Wednesday February 26 2020, 5.00pm, The Times. The flooding had caused the River Severn in Bewdley to reach its highest level in 20 years - peaking at 5.48m, as it came after ground was sodden from heavy rainfall in the autumn. Requests must be submitted to the council’s democratic services team before midday on Wednesday, August 19, by email: Earlier this week the Environment Agency confirmed a £7.5 million flood recovery programme in the West Midlands is now underway. Bewdley has been largely protected from the widescale flooding to hit other areas thanks to its flood defences.
"If you can spread the word and pass that on to any family or friends in the area that we need to make sure that they leave. Sometimes they’ll include recommendations for other related newsletters or services we offer. It is possible that depths of flood water along the Wharfage could reach 1.8 metres.Albert Darlington, who is 93, lives in Ironbridge and says he won't leave his home until the floods force him to. The council’s committee will then hear from West Mercia Police, It said Severn Trent has also been invited to attend.Both meetings will be live streamed at Residents and businesses affected by the floods will then be given the opportunity to explain their experiences at a meeting on Thursday September 3. 4. "We want to be open and transparent with the public and residents here so they make that informed decision to come with us. It includes £300,000 maintenance of the Severnside defences in Bewdley.The agency said the work will improve the standard of flood protection for 270 properties includes resetting the block pavers that sit under the flood barriers to reduce seepage during a flood, following damage caused during the October and February floods.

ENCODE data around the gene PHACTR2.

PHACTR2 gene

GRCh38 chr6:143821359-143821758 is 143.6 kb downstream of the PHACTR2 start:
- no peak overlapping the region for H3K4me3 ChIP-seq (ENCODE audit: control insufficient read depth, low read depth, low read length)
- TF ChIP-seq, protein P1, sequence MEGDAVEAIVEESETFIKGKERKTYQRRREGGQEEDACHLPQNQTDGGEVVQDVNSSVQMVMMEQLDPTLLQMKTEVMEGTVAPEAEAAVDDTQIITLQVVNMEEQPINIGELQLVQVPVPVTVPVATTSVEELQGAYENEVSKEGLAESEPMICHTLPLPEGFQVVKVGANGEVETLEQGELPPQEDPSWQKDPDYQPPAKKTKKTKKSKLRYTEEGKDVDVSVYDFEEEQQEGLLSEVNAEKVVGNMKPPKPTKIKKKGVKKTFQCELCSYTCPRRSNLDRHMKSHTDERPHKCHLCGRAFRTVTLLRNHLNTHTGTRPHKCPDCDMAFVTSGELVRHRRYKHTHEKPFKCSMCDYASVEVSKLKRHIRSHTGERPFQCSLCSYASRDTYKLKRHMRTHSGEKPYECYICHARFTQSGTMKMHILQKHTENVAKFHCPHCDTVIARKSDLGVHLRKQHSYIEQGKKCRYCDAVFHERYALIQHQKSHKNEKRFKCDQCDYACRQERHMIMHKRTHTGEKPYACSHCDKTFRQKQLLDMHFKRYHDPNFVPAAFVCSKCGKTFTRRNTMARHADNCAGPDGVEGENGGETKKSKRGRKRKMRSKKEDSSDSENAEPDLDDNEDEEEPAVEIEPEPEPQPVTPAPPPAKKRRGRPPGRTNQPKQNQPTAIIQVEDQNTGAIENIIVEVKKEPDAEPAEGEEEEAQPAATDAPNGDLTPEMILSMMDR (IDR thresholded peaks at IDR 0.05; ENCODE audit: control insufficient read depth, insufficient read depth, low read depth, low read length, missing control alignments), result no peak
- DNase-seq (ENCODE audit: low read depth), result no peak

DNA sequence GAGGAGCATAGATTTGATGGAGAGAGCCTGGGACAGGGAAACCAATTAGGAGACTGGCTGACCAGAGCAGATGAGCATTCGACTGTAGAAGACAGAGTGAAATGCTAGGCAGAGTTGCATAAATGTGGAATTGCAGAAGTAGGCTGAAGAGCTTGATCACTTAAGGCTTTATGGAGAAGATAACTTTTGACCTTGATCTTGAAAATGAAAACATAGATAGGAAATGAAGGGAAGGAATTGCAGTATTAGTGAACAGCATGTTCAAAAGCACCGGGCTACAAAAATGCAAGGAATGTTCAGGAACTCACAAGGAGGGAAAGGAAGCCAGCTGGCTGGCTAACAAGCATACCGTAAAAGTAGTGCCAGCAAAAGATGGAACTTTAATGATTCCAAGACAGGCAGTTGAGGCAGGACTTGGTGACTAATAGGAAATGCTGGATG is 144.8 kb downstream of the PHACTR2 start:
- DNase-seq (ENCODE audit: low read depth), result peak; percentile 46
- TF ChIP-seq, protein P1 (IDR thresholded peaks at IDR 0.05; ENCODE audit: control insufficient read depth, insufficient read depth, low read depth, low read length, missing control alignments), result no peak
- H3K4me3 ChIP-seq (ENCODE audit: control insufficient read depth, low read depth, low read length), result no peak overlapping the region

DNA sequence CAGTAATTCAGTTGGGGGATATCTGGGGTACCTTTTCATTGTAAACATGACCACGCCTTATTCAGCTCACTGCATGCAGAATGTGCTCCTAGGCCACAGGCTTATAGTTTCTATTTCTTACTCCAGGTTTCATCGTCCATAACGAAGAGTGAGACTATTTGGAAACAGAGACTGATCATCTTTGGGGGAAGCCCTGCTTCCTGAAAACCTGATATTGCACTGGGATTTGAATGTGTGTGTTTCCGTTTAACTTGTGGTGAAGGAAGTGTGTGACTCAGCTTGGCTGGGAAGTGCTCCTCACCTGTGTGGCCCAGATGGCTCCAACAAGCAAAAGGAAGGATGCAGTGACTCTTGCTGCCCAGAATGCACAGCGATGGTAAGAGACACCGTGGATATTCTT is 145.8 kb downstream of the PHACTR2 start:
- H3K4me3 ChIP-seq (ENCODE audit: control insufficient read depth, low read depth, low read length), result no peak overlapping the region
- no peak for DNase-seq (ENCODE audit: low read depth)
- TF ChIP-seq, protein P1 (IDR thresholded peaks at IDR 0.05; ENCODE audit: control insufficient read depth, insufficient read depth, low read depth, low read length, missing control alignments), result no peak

Explaining the evacuations in a video posted on Twitter, West Mercia Police Chief Superintendent Tom Harding said officers were visiting residents on the banks of the River Severn to tell them to evacuate.He said: "Potentially, we've got water that has started to come underneath the flood barriers and in areas it appears that it is buckling. Rivers breach flood defences around UK and Ireland – in pictures An aerial view of Bewdley, Worcestershire, where flood barriers have failed to hold back the River Severn. Bewdley and Stourport-on-Severn sit on the banks of the River Severn – the country’s longest – and Now Wyre Forest District Council is carrying out an investigation to look at what happened before the floods hit and how emergency services responded to them, to work out what can be done in the future to avoid the damage caused.Councillor Calne Edginton-White put forward a motion on February 26 at full council calling for a review of what happened during the flooding – which was unanimously backed by fellow councillors.The councillor thanked public agencies, voluntary organisations and volunteers for their response in helping residents and businesses affected by flooding,She said: “I was delighted all my fellow councillors supported my motion in February.“The devastating floods caused by Storms Ciara and Dennis affected many residents and businesses in Wyre Forest and it is important we look into what lessons can be learned and what we can do to make sure this never happens again.